TABLE 1__________________________________________________________________________          Cooling rate                 Stretching    ΔT* (C.)          (C./sec)                 temp. (C.)                       Stretched state                               Evaluation__________________________________________________________________________Compara- 1  27     81    100   Broken  Badtive  2  27     81    150   "       "Example 3  27     81    190   "       " 4  27    111    100   "       " 5  27    111    150   Necking "                       formed 6  27    111    210   Necking "                       formed 7  27    132    170   Necking "                       formed 8  27    132    220   Necking "                       formed 9  35     81    100   Broken  " 10 35     81    150   Necking "                       formed 11 35     81    190   Necking "                       formedExample 1  35    111    100   Properly                               Good                       stretched 2  35    111    150   Properly                               "                       stretched 3  35    120      70  Properly                               "                       stretched 4  35    120    100   Properly                               "                       stretchedCompara- 12 48     81    150   Necking Badtive                        formedExample 13 48     81    190   Necking "                       formedExample 5  48    111    150   Properly                               Good                       stretched 6  48    111    190   Properly                               "                       stretched 7  48    120     70   Properly                               "                       stretched 8  48    120    130   Properly                               "                       stretchedCompara- 14 48    120    230   Whitening                               BadtiveExample__________________________________________________________________________ *ΔT = Tm - Tc where Tm is the melting point and Tc is the crystallization temperature as defined above.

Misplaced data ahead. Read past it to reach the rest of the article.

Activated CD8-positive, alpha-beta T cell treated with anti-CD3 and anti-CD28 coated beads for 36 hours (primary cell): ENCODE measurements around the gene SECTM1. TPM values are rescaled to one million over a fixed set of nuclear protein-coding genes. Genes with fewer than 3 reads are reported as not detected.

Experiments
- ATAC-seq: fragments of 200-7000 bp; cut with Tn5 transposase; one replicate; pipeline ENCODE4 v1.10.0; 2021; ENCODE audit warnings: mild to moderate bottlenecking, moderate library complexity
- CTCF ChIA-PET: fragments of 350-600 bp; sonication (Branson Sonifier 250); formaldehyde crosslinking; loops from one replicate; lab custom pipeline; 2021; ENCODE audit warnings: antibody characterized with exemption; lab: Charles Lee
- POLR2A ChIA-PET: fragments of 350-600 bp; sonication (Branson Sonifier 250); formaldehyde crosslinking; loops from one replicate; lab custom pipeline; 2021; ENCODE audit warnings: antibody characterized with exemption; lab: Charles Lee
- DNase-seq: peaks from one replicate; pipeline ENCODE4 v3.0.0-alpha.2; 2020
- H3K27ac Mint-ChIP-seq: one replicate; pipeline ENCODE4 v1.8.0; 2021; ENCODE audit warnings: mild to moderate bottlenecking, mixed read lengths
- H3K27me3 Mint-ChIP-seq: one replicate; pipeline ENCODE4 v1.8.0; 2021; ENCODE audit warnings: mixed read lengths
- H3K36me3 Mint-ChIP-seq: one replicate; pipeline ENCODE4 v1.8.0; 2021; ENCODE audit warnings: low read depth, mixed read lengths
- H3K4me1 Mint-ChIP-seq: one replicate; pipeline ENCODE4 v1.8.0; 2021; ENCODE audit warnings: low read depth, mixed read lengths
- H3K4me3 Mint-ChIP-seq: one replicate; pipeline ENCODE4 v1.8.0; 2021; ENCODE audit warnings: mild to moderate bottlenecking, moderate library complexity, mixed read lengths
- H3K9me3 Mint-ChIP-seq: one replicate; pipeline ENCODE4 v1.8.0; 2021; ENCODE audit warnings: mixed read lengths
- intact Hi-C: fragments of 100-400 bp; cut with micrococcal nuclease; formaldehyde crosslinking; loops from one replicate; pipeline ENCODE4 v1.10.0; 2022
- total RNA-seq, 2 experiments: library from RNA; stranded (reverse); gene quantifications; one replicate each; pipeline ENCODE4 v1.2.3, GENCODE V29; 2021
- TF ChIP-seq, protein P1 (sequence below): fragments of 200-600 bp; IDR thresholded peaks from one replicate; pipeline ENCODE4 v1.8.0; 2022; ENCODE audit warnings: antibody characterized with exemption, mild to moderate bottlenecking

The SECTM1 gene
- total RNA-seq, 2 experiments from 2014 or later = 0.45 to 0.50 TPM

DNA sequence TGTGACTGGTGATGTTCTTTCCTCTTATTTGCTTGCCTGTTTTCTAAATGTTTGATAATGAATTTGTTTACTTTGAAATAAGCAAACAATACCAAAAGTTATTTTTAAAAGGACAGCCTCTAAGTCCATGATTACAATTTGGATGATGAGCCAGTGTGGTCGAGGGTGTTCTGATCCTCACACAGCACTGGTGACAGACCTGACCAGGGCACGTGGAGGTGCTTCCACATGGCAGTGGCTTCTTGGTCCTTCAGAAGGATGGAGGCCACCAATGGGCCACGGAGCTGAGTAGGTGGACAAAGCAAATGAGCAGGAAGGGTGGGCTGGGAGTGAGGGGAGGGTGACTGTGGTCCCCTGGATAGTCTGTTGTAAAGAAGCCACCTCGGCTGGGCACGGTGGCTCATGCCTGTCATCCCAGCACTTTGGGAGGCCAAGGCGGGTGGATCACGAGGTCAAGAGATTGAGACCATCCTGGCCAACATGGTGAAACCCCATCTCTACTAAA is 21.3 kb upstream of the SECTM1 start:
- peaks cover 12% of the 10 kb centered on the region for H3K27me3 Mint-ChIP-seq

EXAMPLES 9 TO 14

ε-Caprolactam was added to a salt of tetramethylenediamine and adipic acid, and copolymer polyamide resins were prepared in the same way as in Examples 1 to 8. Each of these resins was extruded from the T-die in a similar manner, and cooled at a rate of 125 C./sec to obtian a non-stretched film having a thickness of 150 μm. The non-stretched film was biaxially stretched at a stretching ratio of 3 times in each of the lengthwise and transverse directions by means of a tenter-system simultaneous biaxial stretching method, and thermally fixed at a temperature of 240 C.

The stretching results were shown in Table 2. Various properties of the stretched film of Example 10 were measured, whereby good results as shown in Table 3 were obtained.